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The 1st ward in Tokyo Ghoul, a CCG stronghold, is based in this ward. This is where the weapons to fight the ghouls were made.
One of the most beautiful landmarks in this ward is the Tokyo station.
This is where the 14th ward was located and is known for the Nakano Broadway.
This location makes an appearance in Rize and Kaneki’s Christmas scene. It is known as an entertainment hub, with many nightclubs and bars.
If you want to party late into the night, you should go there.
This fun manga is set in Ikebukuro, a real town in Tokyo. Here are some locations which may be familiar if you’re a fan.
Sunshine Street features multiple scenes of this manga. If you walk around it, you will recognize most of the details there.
Sunshine 60th Street
This is considered the central street in Ikebukuro because it houses all the cafes, otaku shops, and arcades.
You will notice that some of the real-life shops are included in the manga but with a slight name change.
East Ikebukuro Central Park
This was the escape place for Anri and Teijin. The park is a cool place to unwind as it offers a peaceful atmosphere.
6. Death Note
If you’re a fan of this old but still interesting manga, here are some spots you might want to visit.
This is the park where Naomi and Light take a walk before including her name in the Death Note.
Although the park may look dull in the manga, it’s very beautiful in real life, especially during springtime.
This is the first meeting place of Kira’s task force and Light’s dad.
If you’re a Death Note fan looking to stay in a fancy hotel, this is it. You will love the hospitality here.
This is the brick-walled station where Light meets Raye Penber.
Light speaks behind him to conceal his identity before eventually adding his name to the death note.
The streets, subway entrances, and the famous Shibuya crossing all feature in scenes of this manga.
You may notice that they are extremely similar in real life.
7. Great Teacher Onizuka
This classic, heart-warming manga is set in the small Kichijoji neighborhood of Tokyo.
There are also a few scenes that courtesy of the more known neighborhoods of Shibuya and Shinjuku.
This is the park used in any park scenes of the manga. You will also see the pond found in the same park.
The real name has been used in the manga, including the Miss Inokashira contest where Tontako participates.
This is where Onizuka and others are looking for Teacher Fuyutsuki.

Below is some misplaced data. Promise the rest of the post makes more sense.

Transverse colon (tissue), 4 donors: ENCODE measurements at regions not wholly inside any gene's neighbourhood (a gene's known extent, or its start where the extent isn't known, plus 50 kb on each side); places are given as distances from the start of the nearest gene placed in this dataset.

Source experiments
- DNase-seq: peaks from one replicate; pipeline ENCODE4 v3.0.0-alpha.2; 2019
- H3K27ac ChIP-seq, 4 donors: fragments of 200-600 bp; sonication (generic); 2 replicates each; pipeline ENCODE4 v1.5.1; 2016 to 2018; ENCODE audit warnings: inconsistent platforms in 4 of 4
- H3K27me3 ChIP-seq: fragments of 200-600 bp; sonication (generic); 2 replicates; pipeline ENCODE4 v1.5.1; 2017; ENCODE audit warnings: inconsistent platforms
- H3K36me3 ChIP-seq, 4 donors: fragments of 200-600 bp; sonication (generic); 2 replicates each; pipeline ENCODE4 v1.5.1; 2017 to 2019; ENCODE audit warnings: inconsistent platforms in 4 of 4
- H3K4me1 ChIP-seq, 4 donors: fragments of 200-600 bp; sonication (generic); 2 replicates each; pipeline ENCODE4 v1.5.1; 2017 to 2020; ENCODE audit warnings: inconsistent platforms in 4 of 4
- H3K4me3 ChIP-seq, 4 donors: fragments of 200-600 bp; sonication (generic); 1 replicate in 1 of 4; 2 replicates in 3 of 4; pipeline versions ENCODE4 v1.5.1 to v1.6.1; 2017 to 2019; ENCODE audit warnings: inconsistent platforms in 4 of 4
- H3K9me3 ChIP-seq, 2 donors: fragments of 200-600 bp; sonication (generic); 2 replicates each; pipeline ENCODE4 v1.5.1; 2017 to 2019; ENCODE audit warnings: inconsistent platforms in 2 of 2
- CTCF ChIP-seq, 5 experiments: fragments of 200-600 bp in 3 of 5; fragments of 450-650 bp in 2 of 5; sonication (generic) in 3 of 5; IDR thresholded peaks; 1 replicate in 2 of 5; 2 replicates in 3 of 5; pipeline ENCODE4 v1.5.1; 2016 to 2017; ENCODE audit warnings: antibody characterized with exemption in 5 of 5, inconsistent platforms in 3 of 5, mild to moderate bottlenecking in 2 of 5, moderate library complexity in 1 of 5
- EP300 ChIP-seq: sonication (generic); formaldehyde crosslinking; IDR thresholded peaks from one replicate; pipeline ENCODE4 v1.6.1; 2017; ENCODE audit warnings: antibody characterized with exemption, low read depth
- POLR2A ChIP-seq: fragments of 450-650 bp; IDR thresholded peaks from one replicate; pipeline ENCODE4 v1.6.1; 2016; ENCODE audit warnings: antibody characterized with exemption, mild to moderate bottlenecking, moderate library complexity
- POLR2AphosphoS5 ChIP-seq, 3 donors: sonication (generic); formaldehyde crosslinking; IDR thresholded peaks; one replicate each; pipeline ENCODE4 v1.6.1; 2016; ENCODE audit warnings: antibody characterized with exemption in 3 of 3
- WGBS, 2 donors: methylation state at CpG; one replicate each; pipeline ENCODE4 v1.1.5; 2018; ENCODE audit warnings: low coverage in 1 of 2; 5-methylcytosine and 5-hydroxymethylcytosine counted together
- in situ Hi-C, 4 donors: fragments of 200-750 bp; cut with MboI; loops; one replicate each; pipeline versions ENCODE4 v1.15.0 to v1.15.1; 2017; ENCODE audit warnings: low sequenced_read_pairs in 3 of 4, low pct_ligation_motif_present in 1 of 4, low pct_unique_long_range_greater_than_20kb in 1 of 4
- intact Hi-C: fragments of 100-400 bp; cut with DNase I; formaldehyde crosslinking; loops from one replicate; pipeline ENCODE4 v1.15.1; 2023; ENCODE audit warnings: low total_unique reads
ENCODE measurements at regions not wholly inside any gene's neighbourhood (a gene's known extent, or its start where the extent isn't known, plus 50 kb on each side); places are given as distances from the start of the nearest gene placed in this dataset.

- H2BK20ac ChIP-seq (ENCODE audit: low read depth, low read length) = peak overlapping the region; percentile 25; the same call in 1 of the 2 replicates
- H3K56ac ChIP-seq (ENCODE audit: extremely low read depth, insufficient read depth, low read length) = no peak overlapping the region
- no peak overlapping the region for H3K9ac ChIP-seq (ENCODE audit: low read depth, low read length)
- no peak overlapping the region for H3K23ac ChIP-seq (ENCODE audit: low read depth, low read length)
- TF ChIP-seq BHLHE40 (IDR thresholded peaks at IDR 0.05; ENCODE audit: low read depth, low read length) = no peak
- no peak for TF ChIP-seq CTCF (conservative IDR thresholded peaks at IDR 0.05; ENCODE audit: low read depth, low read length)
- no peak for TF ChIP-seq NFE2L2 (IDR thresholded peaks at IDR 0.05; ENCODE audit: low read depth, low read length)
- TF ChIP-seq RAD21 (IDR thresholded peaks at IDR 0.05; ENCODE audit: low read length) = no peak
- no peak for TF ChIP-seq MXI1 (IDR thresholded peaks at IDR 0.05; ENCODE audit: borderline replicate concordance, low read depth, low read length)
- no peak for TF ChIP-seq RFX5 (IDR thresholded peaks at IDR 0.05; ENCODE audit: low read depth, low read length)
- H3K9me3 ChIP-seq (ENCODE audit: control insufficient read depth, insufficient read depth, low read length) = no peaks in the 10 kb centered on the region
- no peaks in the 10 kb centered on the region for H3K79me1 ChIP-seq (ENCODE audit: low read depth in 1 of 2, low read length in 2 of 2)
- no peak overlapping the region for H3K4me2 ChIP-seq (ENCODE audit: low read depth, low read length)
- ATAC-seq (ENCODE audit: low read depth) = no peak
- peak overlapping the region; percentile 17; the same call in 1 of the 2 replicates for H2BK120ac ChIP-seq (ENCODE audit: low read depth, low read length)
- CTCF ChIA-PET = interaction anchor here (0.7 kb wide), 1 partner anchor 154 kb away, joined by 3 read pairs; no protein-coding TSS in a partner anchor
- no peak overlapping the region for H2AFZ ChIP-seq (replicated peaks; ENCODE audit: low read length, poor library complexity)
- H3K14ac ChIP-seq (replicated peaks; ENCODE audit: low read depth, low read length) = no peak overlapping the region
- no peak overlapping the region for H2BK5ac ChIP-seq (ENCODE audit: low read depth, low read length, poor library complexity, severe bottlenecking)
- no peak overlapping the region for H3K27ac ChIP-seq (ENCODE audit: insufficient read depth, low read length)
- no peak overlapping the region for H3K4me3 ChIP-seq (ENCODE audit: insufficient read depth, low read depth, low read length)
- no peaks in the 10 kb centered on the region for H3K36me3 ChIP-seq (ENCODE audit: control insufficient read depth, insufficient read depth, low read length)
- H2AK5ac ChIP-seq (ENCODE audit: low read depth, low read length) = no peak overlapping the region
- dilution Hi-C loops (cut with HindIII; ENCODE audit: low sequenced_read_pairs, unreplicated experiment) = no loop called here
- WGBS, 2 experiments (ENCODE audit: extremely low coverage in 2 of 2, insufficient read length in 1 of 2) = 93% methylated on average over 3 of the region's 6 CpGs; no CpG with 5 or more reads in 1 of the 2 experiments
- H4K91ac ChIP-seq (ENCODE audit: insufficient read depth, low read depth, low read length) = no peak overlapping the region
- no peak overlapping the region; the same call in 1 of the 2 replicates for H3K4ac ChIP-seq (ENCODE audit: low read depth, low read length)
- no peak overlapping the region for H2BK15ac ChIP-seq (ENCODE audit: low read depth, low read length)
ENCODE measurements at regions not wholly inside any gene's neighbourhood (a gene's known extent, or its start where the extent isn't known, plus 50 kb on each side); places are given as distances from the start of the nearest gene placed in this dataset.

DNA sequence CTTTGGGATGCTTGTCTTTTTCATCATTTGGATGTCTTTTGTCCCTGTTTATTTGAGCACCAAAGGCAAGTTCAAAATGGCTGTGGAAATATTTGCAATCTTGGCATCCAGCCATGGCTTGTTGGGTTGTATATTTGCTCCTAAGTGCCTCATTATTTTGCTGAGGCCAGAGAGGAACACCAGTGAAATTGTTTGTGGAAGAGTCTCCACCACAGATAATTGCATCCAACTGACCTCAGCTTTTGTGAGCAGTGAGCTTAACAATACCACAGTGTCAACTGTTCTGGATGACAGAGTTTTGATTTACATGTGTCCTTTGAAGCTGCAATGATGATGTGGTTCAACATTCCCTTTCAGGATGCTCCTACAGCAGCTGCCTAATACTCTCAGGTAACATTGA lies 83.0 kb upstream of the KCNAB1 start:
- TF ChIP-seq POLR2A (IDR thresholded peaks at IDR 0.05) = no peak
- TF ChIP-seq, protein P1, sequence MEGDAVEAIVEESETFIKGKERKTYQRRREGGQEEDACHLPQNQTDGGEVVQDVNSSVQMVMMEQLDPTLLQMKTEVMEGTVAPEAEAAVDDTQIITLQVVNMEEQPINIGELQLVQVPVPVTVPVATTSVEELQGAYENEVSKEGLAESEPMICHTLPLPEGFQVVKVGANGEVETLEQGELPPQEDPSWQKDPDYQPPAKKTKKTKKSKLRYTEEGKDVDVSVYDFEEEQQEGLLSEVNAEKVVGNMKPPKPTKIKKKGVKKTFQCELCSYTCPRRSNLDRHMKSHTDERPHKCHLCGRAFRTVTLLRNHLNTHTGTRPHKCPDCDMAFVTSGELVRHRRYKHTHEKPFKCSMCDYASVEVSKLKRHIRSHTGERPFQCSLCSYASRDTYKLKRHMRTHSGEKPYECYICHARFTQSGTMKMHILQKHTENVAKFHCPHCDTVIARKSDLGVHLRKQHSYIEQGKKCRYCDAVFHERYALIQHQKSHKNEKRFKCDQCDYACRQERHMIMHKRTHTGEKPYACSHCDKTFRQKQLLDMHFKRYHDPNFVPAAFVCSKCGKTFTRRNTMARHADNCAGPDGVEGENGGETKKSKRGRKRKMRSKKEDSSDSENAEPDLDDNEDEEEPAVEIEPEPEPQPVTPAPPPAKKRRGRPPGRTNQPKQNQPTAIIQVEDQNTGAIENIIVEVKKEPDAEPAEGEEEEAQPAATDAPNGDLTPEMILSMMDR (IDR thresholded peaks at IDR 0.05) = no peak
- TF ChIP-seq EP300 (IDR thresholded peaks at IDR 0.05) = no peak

It’s in the northern part of Tokyo, and the station there seems quite similar.
8. One Punch Man
If you enjoyed this superhero Manga, here are two spots that could get you reminiscing.
As you know from the Manga, Z-city is actually Setagaya, Tokyo. It is just left of Shibuya.
Saitama’s apartment was depicted quite accurately.
You will also recognize the highway where he fought the subterraneans in his dream.
The Front of Kichijoji Station
If you visit this place, you will notice that the scene layouts are taken there.
The Baskin Robins store found there in real life inspires the signboard in the scenes.
9. Rascal Does Not Dream of Bunny Girl Senpai
This manga is set on the scenic island of Enoshima and the coastal city of Fujisawa. Here are some spots that may look familiar.
JR Fujisawa station
If you look around this station, you will notice many similar elements to those in the animation.
You first notice this small but picturesque park in the opening scene. Further along, it is where Sakuta and Tomoe fight each other.
Many aspects around this park are an exact match to the illustrations.
With this list of anime places in Tokyo, your trip to Japan will be any anime or manga fan’s dream.
It helps that some of these locations have been used in various manga series.
This allows you to experience double or more fun of being a manga character.
When traveling, it is best to look out for locations around the same area before moving to the next.
That way, you maximize your time in each place. Also, consider visiting any anime or manga museums in those areas to learn more about this culture. Enjoy your manga trip!